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Nelson-Atkins Alexander Gardner exhibition documents vanishing frontier
Alexander Gardner, American, b. Scotland (1821-1882). General Terry, General Harney, General Sherman, Arapaho squaw, General Sanborn, Colonel Tappan, General Augur, 1868. Albumen print, 9 9/16 × 12 7/8 inches. The Nelson-Atkins Museum of Art, Kansas City, Missouri, Gift of the Hall Family Foundation, 2010.18.11.
KANSAS CITY, MO.- Two series of extremely rare photographs documenting a last look at a rapidly disappearing frontier are on view at The Nelson-Atkins Museum of Art in Kansas City beginning July 25. Across the Indian Country: Photographs by Alexander Gardner, 1867-68 opens July 25 and was curated by Jane L. Aspinwall, Associate Curator of Photography at the Nelson-Atkins. The exhibition includes photographs from two extraordinary bodies of work created by Gardner, Across the Continent on the Kansas Pacific Railroad, 1867-68 and Scenes in the Indian County, 1868 which depict the transformation of the American West by the railroad and the subsequent effect it had on the American Indians in the region. The exhibition is accompanied by a catalogue written by Aspinwall, Alexander Gardner: The Western Photographs 1867-1868, available at the museum store.

“These photographs are groundbreaking,” said Julián Zugazagoitia, Menefee D. and Mary Louise Blackwell CEO & Director of the Nelson-Atkins. “Gardner captured images of Indian life that had rarely, if ever, been photographed. Wrapped in blankets, carrying peace pipes, many of the Indian chiefs were truly interested in peace only to be met with empty promises. These images are poignant and wistful—documenting the rich culture of a rapidly marginalized Indian population.”

Nine of the photographs are from the Nelson-Atkins collection; the rest are on loan from various institutions. Many come from state historical societies that rarely have exhibition space, so most have never been seen by the public before.

“Gardner’s photographs emphasize his personal vision that all people, native and non-native, could live together harmoniously,” said Aspinwall. “The survey photographs of the Western landscape are extraordinary and provide a rare glimpse into the transformation of the American frontier, including some of the earliest images taken of the state of Kansas.”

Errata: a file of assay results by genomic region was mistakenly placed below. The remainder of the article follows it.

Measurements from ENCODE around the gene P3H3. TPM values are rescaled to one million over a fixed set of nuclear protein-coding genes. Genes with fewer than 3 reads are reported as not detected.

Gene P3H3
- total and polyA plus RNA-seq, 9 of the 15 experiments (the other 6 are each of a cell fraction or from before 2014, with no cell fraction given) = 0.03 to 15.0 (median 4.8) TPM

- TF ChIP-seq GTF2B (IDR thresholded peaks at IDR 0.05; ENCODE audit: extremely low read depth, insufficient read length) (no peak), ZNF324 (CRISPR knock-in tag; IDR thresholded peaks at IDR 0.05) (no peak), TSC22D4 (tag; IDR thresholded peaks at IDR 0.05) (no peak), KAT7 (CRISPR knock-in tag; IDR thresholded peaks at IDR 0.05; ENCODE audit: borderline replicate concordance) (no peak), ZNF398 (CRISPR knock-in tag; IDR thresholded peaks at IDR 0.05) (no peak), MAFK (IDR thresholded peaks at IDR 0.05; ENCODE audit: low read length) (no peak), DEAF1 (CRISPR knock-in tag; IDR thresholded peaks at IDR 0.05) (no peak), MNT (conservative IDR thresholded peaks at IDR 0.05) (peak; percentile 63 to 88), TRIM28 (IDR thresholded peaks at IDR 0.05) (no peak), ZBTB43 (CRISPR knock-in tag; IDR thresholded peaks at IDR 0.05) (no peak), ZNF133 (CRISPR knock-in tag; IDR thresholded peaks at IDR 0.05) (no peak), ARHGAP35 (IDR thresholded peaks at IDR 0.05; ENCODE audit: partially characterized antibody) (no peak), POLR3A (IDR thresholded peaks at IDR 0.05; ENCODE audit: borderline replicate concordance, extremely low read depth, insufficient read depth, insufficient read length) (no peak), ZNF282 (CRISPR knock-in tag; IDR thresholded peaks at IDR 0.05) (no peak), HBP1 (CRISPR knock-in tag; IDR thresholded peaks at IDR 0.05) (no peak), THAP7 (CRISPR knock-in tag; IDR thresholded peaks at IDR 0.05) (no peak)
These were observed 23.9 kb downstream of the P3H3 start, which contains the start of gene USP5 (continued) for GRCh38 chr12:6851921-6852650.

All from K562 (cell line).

Alexander Gardner emigrated from Scotland to the United States in 1860 and worked at the New York City studio of Mathew Brady, coming into contact with numerous politicians and military figures. After the outbreak of the Civil War, Brady sent his team of photographers, including Gardner, into the field to photograph the conflict. Gardner left Brady’s studio in 1862 to open his own in Washington, D.C.; he was also employed by General McClellan as official photographer of the Army of the Potomac.

After the war, Gardner photographed many notables including President Lincoln, the Lincoln conspirators, and Indian delegations visiting Washington. In 1867, Gardner joined the survey team for what became the Kansas Pacific Railroad. The railroad was promoting plans for an extension of its route from Kansas to the Pacific Ocean. Gardner’s photographs of the existing line through Kansas and then of the proposed route, through the mountains of Colorado and deserts of New Mexico, Arizona, and California, emphasize the ease of future railroad construction and the potential for economic development, while including studies of the Indians and settlements along the way. Gardner’s prints represent the earliest systematic series of photographs of the Great Plains.

The survey photographs make up about half of the exhibition; the other half includes images taken during treaty negotiations between the Plains Indians and the Indian Peace Commission at Fort Laramie, Wyoming in 1868. Gardner photographed many of the chiefs from the Northern Plains tribes including Crow, Arapaho, Oglala, Minneconjous, Brule and Cheyenne. The images are remarkable both for the variety of tribes represented and for the candid documentation of everyday Indian life, including Indian encampments, burial trees and peace proceedings. Gardner’s photographs marked the rapid and disastrous changes in the lives of the Plains Indians as they were happening, signaling the end of the “wild frontier”.





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